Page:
A category of artificially created medications utilized in oral contraceptives and also to augment or substitute the body’s endogenous estrogen hormones in hormone replacement therapy (HRT). Often, estrogen medications are combined with progestogen medications.
Estrogens inhibit the secretion of gonadotropin hormones, which spur cellular functions in the ovaries. They find application in hormone replacement therapy (HRT) for addressing or preempting menopausal symptoms and conditions. Additionally, estrogens can be employed to manage female hypogonadism (ovarian underactivity), irregular menstrual bleeding, and prostate cancer.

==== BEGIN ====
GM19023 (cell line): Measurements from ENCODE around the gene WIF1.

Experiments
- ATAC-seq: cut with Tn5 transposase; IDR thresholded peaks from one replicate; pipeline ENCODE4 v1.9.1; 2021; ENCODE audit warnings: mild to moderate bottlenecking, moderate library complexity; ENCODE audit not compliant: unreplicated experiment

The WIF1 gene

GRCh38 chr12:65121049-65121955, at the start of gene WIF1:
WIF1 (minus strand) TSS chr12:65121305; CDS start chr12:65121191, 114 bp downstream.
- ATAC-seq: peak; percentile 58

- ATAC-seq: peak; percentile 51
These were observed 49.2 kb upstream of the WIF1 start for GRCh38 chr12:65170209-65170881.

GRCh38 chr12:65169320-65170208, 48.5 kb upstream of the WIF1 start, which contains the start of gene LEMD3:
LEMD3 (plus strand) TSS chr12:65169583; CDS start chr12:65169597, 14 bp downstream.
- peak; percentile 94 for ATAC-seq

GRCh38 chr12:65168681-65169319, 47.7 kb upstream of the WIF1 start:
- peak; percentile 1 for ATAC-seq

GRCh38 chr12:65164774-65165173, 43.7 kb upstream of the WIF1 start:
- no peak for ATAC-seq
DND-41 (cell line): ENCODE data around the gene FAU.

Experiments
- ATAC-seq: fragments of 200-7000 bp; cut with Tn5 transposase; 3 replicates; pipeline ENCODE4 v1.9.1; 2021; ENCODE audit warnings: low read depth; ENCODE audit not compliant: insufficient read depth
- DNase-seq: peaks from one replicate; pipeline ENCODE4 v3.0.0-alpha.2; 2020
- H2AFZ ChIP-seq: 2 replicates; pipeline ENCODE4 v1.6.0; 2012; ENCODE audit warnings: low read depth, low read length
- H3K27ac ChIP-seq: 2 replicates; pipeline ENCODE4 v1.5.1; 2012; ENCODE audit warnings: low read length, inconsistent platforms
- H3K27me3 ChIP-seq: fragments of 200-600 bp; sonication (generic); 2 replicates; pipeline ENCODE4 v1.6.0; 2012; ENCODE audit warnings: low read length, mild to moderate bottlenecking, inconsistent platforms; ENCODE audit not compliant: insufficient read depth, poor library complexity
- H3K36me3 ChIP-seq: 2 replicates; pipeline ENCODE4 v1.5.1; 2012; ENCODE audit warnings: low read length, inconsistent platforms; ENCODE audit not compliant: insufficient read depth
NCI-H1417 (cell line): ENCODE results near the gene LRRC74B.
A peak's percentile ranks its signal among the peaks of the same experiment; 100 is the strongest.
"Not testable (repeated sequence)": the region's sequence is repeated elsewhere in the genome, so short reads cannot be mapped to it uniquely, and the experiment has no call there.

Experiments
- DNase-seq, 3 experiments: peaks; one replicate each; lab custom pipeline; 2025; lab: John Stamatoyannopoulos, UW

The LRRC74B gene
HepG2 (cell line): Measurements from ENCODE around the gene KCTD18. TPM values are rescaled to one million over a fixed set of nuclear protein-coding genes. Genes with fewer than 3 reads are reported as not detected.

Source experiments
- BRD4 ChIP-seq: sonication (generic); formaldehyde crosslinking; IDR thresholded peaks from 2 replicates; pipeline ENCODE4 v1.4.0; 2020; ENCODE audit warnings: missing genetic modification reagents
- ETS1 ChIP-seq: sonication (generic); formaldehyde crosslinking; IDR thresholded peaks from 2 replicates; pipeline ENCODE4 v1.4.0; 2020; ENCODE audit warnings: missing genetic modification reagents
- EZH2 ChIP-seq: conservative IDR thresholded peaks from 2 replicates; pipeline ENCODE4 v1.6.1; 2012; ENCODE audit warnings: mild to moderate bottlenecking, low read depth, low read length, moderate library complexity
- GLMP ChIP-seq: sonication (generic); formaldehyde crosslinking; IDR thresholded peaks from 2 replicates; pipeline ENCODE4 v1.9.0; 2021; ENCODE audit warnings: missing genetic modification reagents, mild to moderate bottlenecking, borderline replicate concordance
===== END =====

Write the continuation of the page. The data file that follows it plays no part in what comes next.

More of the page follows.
Estrogens have the potential to induce breast tenderness and enlargement, bloating, weight gain, nausea, diminished sex drive, depression, migraines, and intermenstrual bleeding. The majority of these side effects tend to diminish within two or three months. Furthermore, estrogens can elevate the likelihood of atypical blood clot formation and heightened vulnerability to hypertension (high blood pressure).
It is not recommended to use estrogen medications during pregnancy as they could have negative impacts on the developing fetus.